As China's economic growth declines, some analysts say Beijing may have to spend more on infrastructure, adding to concerns about high debts.China Economyread more
U.S. President Donald Trump said Tuesday that Washington and Beijing have a long way to go on trade, adding that America could place tariffs on an additional $325 billion...Asia Marketsread more
"The charts, as interpreted by Carley Garner, suggest that the upside in the stock market has gotten more limited," Jim Cramer says.Mad Money with Jim Cramerread more
John Paul Stevens, who served on the Supreme Court for nearly 35 years and became its leading liberal, has died.Politicsread more
The largest U.S. banks are scrutinizing members of the Federal Reserve for any insight into how the central bank will tinker interest rates.Banksread more
The U.S. and China restarted their trade talks, but signs are showing a comprehensive deal could be a long way off, if it happens at all.Marketsread more
The WTO ruling recognized that the United States had proved that China used state-owned enterprises to subsidize and distort its economy. But the U.S. must accept Chinese...World Economyread more
Facebook's cryptocurrency project has already been met with skepticism from policymakers around the world.Technologyread more
Stone, 66, a notorious Republican political operative who has described himself as a "dirty trickster," had previously been dressed down by the judge for his public remarks...Politicsread more
Delta is gathering more data from customers than ever in hopes of avoiding customer service problems and increasing customer satisfaction, its CFO says.At Workread more
The Biden team's second-quarter Federal Election Commission filing shows that the campaign wrote a check of just over $5,300 on June 28 to Sheehan Associates for "strategic...2020 Electionsread more
The dollar slipped against the yen on Monday, after the head of the Bank of Japan disappointed those investors who had expected a clear signal that monetary policy would be eased further this month.
The greenback hit a five-week high on Friday as markets bet that the U.S. Federal Reserve was still likely to raise interest rates in the coming months, despite disappointing U.S. jobs numbers.
But having gained more than 4 percent against the Japanese currency in six days, the stalled on Monday, slipping 0.7 percent after BOJ Governor Haruhiko Kuroda's comments, to 103.27 yen.
Though Kuroda signaled his readiness to further expand an already massive stimulus program, he did not provide the explicit hints that some had been waiting for on the chances of the BOJ aggressively easing policy at its next review on Sept. 20-21, traders said.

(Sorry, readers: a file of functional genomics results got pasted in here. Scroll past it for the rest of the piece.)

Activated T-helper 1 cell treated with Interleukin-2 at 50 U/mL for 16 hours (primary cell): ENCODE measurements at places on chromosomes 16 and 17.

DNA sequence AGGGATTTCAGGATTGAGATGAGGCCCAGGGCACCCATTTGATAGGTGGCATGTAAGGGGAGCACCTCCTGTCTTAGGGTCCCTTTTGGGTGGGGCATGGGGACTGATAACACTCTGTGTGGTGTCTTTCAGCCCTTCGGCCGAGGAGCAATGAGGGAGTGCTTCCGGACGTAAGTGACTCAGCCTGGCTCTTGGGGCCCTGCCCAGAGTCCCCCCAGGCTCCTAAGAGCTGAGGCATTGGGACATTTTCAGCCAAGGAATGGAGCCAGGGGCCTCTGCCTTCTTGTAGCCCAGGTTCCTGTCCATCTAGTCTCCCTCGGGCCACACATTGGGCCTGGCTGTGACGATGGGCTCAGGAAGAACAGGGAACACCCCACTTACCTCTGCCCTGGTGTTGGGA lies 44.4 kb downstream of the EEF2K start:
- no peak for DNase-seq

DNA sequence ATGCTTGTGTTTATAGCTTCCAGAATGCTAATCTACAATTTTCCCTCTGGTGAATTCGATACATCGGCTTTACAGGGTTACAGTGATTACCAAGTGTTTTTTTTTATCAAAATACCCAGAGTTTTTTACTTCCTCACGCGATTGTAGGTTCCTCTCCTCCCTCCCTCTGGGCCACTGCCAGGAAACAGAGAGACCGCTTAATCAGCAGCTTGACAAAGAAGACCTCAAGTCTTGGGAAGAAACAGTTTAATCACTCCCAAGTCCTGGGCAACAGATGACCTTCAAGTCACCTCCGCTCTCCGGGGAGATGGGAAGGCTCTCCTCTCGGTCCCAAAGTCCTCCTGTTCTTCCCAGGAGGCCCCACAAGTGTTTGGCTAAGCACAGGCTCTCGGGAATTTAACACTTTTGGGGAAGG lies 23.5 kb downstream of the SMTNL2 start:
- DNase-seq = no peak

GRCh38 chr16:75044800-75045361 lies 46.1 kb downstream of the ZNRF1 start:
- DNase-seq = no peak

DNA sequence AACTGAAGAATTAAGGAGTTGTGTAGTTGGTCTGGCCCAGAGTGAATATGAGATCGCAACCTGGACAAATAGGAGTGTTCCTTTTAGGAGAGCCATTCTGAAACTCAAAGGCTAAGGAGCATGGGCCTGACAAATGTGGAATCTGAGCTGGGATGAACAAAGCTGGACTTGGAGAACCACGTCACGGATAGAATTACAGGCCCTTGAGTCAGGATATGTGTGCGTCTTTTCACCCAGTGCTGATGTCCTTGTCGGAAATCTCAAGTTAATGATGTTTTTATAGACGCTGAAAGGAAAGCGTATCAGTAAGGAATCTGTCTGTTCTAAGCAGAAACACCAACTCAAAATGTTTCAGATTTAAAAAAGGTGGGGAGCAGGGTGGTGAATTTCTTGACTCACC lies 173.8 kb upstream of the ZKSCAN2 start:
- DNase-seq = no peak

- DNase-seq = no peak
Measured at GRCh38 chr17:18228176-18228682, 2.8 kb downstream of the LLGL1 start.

From Zurich, UBS's head of currency strategy Constantin Bolz said the factors that had driven the yen higher - growing expectations of a Fed hike in September, bets on imminent further BOJ easing, and increased risk appetite -had faded somewhat, but that a fall-back was not surprising given the rapidity of the move.
"We shouldn't forget that we were at 100 yen ten days ago," Bolz said.
"The (U.S.) labour market wasn't great ... so that took out a bit of steam from the dollar side, and then Kuroda didn't say anything too clear about further easing at the end of September and so now markets have to level out their bets a little bit."
Data from the U.S. Commodity Futures Trading Commission released on Friday showed that currency speculators increased their bets on the yen in the week ending Aug. 30, but had cut their long U.S. dollar bets to an 8-week low.
The dollar index, which measures the greenback against a basket of six major currencies, stood at 95.660, managing to stay above a one-week low of 95.189 set on Friday just after the U.S. payrolls data.
Nonfarm payrolls rose by 151,000 jobs last month, below the 180,000 jobs that economists had expected.
"While the headline figure was weak, the data did not completely rule out the possibility of a rate hike in September," said Masashi Murata, senior currency strategist at Brown Brothers Harriman in Tokyo.
Markets are now pricing in just over a 1 in 5 chance that U.S. rates will be increased in September, and a just over 50 percent chance that they will be hiked by the end of the year - down from around a 55 percent chance priced in last week before the jobs data, according to CME FedWatch.
The euro edged up 0.1 percent to $1.1172, not far from last Wednesday's three-week low of $1.1123.